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Bandwidth testing oddity

Started by rlhdomain, April 26, 2008, 12:17:55 PM

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localy over my network I've been testing bandwidth between my 2k3 and my XP machine
I did this due to seeing a file download at only 5Mbyte when going to the IPv6 address and the same file downloading at 11Mbyte over IPv4

has anyone else seen this

also even when using the IPv4 in the same Vlan the speed was the same as in the differant vlan test (testing for Router overhead)
I'm going to upgrade one of my server's nic's from a base Intel nic to a better intel nic
the nic used for the site hosting is a server adapter but the other addapters are base ones with fewer offloading features

also in testing IPv6 Bandwidth vs IPv4 bandwidth (I didn't think thered be this much of a differance)
I found I can "ping ipv6.google.com -f -l 65500" which is odd


Interesting regarding your local network...  this would probably have to do with the IPv6 protocol stack implementation on those hosts, or a difference in how IPv6 is treated in the application layer (shouldn't be... just brainstorming), or your hosts are configured with two different /64s and go through a router on your LAN to reach each other via IPv6 where IPv4 does not (wild speculation).

(Note: the next part doesn't really address your post)

Regarding testing sites on the general Internet...

If you see a significant difference in performance, the path and MTU your packets take to and from the site used for testing is likely different between IPv6 and IPv4.

Questions regarding the site used for testing:

What was the latency via IPv4?

What was the latency via IPv6?

You can measure latency via ping, by picking the best time out of 10 pings (not average because that includes jitter which is different).

BTW, ping returns RTT (round trip time).

Persuading the destination network to run atleast as good of an IPv6 network as their IPv4 will get this latency to converge.  IPv6 should not have a higher latency unless: 1) the server repsonding to the IPv6 address is in a different location than the server responding to the IPv4 address 2) the destination or source network does not natively run IPv6 on as many routers as they do IPv4 limiting the paths for IPv6 in their network.

What is the MTU of your IPv4 connection?

What is the MTU of your IPv6 connection?

Your IPv4 connection probably has a 1500 byte MTU.  Your IPv6 connection if it is via a tunnel here probably has a 1280 byte MTU.

Tunnels are useful for testing and experimentation.  Long term, you want native IPv6 connectivity.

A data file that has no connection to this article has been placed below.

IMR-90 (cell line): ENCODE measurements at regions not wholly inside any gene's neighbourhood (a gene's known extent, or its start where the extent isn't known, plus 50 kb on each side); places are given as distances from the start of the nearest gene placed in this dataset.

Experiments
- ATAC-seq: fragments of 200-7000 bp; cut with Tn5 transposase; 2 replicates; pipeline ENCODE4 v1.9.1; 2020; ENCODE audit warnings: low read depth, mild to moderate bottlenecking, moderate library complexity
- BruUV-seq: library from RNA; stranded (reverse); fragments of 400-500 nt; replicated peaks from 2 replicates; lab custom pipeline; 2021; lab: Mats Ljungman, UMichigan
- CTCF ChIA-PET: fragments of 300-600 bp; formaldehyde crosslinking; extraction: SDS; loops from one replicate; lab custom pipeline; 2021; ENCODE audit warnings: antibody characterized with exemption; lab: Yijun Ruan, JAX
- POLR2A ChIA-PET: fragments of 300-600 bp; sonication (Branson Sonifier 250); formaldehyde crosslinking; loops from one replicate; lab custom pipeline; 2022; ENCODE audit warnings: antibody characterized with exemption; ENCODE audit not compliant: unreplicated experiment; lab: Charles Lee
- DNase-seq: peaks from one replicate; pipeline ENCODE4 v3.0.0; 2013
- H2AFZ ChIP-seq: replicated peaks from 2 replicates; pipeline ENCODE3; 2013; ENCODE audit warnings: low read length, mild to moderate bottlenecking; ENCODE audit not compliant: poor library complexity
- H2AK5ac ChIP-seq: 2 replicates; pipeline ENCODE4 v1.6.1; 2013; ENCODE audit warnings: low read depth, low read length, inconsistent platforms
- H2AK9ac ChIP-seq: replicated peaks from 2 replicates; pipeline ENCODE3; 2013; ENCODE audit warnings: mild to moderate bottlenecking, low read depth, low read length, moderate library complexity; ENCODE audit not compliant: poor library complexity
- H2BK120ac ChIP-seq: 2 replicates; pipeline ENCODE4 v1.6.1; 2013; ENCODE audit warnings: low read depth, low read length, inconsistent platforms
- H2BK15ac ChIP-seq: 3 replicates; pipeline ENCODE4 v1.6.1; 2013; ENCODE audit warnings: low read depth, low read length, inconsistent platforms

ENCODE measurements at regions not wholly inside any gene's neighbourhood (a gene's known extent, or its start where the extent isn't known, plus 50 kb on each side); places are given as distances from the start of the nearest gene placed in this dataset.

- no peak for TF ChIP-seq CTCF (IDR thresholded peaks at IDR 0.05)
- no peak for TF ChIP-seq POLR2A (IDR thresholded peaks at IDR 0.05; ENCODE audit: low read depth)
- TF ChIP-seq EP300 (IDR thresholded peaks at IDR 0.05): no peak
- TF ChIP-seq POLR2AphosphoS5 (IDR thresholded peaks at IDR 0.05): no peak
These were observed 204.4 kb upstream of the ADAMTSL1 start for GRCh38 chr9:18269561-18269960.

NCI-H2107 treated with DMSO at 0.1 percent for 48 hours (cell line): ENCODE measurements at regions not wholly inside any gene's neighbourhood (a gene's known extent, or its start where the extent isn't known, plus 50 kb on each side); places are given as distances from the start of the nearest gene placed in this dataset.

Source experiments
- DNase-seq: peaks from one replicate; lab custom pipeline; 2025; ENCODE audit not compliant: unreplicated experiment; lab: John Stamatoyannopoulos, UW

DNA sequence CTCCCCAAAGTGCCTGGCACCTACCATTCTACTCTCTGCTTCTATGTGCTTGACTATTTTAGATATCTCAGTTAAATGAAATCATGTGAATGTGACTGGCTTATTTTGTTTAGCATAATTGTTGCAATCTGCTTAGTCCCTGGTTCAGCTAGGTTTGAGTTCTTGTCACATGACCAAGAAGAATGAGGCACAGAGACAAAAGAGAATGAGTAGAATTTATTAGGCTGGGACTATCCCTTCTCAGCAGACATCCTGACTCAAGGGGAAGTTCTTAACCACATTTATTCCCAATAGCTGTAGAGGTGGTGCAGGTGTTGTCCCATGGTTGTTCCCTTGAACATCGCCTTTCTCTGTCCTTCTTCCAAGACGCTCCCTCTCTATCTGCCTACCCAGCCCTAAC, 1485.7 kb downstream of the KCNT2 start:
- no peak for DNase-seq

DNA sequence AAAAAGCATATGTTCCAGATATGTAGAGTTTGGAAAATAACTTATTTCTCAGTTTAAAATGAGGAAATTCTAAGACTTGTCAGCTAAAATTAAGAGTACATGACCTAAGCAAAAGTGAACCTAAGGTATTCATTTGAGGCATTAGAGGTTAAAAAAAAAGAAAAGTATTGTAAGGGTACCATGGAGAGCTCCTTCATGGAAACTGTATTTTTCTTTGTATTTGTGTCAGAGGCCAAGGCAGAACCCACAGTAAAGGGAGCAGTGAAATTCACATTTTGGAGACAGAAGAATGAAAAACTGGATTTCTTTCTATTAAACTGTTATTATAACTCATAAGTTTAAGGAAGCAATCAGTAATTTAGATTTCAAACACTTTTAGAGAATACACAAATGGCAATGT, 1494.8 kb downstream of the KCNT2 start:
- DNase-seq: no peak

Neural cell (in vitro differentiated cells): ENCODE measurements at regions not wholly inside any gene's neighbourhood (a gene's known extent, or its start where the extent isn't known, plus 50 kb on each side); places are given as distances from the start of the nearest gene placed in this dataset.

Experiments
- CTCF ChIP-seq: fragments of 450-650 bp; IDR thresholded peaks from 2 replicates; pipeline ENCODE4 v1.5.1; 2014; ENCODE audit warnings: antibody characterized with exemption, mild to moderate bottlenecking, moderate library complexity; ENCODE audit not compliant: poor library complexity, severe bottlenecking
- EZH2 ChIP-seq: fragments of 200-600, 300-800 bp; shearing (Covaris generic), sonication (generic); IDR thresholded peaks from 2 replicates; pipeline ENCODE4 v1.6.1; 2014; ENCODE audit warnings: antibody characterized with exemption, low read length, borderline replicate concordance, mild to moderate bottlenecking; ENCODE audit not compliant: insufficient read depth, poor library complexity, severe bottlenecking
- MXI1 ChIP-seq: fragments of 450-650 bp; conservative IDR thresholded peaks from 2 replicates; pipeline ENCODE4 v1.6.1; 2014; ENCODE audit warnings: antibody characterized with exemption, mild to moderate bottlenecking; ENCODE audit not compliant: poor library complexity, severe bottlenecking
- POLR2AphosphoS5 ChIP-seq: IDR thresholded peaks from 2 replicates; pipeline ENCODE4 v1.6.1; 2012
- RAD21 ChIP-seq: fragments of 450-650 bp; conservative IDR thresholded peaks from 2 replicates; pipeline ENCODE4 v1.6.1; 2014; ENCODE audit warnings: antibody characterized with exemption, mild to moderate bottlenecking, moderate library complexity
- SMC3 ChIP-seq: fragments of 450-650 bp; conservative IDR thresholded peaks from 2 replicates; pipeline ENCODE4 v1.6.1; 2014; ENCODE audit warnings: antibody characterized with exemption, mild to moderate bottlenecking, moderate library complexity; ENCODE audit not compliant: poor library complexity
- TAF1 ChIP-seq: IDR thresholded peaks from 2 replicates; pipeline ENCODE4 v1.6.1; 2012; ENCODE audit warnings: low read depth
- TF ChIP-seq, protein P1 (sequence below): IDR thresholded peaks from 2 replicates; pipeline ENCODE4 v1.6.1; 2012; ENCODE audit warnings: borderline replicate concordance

MTUs on the IPv6 Internet at large varies, depending on which networks run native IPv6 in their core (like Hurricane) or an overlay network
via tunnels.  Here is some data regarding this:



my IPv6 tunnel MTU through here is 1514 (there is no default)

the bandwidth testing was
from VLAN2 to VLAN3 IPv6 5Mbyte (different /64)
from VLAN2 to VLAN3 IPv4 11Mbyte (different /24 IPv4 subnet)
from VLAN2 to VLAN2 IPv6 5Mbyte (same /64)
from VLAN2 to VLAN2 IPv4 11Mbyte (same /24 IPv4 subnet)

testing with both plain file download and speedtest mini
server windows 2k3 sp2
client windows XP sp2
switch cisco 2924M-XL
Router cisco 2651 128D/32F
router on a stick setup (router with subinterfaces per vlan and wan connections with IPv4 nat and 6over4 tunnel via HE)

regarding the ping I can't do "ping (ipv4 local) -f -l 65500" (highest nonfragmented IPv4 is 1475) but IPv6 can maxout the ping size without fragmenting) which is odd

and yes I agree tunnels are a temp solution till ISP's widely make IPv6 native available

the only reason I found the bandwidth odd is its local testing (which removes outside interference from the equation)
the client and server IPv6 protocal overhead might be the limiting factor

the network is a 100Mbit net
the server has the following nics
vlan1 HP built in nic
vlan2 intel pro/100
vlan3 intel pro/100 server adapter
vlan4 intel pro/100
the client has the following nic
Intel Pro/1000 CT

I plan on swaping one of the pro/100 desktop adapter for a pro/1000 MT (which has more offloading features)
(I already have a stock pile of pro/1000 MT's for testing)

I found sometime ago that intel nics handle protocal overhead better than most Nics (upto 80% of theoretical over 50~60% of theoretical but that was on IPv4)

I didn't expect a 48% drop in protocal efficiency
maybe intel will release a driver that handles it better


after messing with something else (for other testing) and set the Rwin_Max to 8M my IPv6 speeds went up alot (old Rwin_max 1M)